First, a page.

Those fighting for a better world are still fighting in what has been called issue “silos” — single issue organizations or movements fighting for discrete, seemingly disconnected (except that they are socially desirable) causes. This reflects a period when governments actually listened and were engaged in activist governance. In the 1970s and even into the 80s and 90s, this method of organizing produced real results. Stephen Harper and even Paul Martin before him have done their best to end this era of civil society political engagement. Victories have been increasingly rare but we haven’t come up with a different way of organizing for change.

We face globe-threatening crises — climate change, species extinction, a looming water shortage catastrophe, more economic disasters created by finance capital, peak oil, and the relentless growth of consumer culture. But we have not created organizations or movements that can address these issues effectively. It seems that only the equivalent of a cultural revolution — a movement to counter consumerism — will address many of these issues and make political change possible. But it is unclear how that will happen.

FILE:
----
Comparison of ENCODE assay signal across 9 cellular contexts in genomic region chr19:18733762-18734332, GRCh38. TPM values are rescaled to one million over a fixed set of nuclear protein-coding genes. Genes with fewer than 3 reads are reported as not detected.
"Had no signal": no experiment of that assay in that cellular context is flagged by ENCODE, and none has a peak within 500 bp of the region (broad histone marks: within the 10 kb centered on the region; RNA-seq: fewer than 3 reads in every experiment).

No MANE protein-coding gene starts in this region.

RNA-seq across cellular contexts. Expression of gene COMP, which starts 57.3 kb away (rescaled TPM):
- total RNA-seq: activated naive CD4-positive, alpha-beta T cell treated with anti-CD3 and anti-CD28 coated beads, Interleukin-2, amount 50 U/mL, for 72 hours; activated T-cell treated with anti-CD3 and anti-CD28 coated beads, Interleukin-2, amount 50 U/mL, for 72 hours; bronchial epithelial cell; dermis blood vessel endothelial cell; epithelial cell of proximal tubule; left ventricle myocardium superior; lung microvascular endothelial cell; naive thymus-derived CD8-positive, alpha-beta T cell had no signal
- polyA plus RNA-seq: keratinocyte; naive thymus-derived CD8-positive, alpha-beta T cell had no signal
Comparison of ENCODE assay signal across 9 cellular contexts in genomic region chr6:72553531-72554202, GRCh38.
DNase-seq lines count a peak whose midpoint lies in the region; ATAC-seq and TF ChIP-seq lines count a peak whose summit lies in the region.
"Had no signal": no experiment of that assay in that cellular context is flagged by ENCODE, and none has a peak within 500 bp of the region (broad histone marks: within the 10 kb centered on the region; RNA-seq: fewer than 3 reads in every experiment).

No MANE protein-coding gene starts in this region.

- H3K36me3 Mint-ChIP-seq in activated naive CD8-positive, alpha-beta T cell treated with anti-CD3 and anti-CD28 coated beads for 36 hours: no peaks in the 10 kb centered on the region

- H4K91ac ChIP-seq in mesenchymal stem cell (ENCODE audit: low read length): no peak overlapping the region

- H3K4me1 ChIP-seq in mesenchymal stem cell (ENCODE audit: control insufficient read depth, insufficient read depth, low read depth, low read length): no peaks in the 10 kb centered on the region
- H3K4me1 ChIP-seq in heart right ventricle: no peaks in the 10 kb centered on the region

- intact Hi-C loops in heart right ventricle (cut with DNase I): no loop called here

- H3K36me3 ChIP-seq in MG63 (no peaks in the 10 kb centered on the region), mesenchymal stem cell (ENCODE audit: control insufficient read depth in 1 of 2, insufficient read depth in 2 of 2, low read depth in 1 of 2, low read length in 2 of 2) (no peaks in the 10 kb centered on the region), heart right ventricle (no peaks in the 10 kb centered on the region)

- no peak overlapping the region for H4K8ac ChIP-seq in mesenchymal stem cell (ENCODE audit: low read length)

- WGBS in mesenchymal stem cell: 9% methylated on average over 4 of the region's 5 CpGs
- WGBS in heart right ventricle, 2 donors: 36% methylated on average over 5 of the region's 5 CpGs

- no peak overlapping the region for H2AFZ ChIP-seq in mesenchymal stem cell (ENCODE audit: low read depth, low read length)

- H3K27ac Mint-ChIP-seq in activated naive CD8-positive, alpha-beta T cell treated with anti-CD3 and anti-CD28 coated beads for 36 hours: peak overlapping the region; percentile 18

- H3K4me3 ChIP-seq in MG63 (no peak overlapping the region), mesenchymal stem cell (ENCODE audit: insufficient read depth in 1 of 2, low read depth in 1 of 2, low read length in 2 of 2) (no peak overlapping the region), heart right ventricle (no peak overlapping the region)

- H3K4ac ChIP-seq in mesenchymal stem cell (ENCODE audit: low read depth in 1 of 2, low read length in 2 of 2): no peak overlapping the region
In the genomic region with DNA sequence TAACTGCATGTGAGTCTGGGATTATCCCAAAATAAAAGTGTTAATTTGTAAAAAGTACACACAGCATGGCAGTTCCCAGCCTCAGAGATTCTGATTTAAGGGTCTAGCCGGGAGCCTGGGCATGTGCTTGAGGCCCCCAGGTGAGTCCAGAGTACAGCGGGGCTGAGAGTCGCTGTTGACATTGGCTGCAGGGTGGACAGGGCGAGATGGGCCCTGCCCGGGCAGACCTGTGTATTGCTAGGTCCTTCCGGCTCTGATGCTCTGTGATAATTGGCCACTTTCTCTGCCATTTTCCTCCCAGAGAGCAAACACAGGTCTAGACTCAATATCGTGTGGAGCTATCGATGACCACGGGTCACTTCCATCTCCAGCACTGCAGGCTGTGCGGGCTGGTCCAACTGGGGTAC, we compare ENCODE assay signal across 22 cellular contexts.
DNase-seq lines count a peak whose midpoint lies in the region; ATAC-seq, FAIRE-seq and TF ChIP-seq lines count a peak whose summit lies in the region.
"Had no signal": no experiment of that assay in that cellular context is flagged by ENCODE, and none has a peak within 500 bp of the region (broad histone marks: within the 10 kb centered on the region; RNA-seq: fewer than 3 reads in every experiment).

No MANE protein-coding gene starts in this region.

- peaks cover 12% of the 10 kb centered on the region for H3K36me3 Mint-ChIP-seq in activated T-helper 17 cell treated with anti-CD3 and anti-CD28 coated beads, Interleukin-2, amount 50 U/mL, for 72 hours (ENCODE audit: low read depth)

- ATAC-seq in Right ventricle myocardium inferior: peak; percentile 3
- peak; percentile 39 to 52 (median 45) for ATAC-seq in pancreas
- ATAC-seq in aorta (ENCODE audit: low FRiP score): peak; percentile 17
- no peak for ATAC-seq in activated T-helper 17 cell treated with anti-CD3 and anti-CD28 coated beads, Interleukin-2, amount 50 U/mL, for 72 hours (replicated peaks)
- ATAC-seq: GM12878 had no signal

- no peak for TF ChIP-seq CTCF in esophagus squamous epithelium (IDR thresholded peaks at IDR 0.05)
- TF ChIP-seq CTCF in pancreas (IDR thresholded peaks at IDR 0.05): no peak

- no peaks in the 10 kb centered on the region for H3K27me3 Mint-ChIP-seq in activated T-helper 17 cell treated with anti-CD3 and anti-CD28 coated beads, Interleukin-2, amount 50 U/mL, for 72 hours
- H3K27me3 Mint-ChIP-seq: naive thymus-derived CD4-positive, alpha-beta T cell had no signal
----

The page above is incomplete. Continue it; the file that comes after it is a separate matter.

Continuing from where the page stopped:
Perhaps at the root of our decline in effectiveness is simply our inability to motivate sufficient numbers of people to affect real change. We need to ask why millions of people find more meaning in a hockey game, in the death of Michael Jackson, or at the shopping mall, than they do in defending their communities or becoming active citizens. As Michael Lerner says in his writings, including The Politics of Meaning, we have, in our efforts to engage people politically, failed to offer them greater meaning to their lives.

Another positive outcome of this election and the previous two, is that our democracy is now on trial. Never before in Canadian history has there been so much attention paid to the fatal flaws in our parliamentary form of liberal democracy. That attention needs to lead to a fundamental debate about democracy — one that goes beyond the need for proportional representation to look at banning television advertising by political parties and making attack advertising of any kind illegal.